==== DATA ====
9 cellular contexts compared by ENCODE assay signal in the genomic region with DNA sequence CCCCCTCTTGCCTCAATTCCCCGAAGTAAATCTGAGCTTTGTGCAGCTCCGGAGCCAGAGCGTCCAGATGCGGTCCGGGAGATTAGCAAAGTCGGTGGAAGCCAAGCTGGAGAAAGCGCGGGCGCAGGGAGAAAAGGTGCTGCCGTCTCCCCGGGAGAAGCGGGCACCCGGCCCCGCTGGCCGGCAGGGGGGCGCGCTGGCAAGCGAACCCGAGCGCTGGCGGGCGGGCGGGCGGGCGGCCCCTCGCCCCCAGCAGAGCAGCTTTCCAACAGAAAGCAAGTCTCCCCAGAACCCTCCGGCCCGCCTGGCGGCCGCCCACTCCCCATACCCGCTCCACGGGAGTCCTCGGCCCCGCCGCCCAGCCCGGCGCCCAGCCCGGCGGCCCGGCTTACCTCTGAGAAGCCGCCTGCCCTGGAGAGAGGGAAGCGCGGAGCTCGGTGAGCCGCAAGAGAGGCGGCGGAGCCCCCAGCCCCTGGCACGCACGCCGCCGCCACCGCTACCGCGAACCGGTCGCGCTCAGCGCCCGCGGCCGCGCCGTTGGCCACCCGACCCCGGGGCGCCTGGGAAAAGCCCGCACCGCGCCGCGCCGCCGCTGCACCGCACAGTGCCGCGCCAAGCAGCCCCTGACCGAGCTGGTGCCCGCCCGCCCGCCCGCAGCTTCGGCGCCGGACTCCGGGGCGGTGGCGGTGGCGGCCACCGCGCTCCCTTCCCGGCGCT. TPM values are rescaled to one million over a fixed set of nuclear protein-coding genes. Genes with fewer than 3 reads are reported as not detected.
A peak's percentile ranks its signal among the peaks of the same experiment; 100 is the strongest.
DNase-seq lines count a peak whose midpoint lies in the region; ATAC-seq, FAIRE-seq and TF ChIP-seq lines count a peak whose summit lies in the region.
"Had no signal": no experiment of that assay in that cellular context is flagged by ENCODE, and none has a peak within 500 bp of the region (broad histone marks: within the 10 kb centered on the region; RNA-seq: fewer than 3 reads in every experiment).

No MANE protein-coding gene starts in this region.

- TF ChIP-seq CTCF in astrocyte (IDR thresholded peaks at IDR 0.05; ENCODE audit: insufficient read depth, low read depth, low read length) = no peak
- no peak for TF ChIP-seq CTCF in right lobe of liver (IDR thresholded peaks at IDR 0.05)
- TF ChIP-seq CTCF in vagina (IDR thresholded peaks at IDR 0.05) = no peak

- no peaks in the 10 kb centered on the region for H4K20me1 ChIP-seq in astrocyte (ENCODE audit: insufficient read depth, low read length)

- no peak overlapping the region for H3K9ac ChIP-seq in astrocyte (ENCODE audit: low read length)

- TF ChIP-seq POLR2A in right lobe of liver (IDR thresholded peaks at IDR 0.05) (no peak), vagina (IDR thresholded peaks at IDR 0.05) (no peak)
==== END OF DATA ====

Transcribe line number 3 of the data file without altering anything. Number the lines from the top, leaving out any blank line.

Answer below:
DNase-seq lines count a peak whose midpoint lies in the region; ATAC-seq, FAIRE-seq and TF ChIP-seq lines count a peak whose summit lies in the region.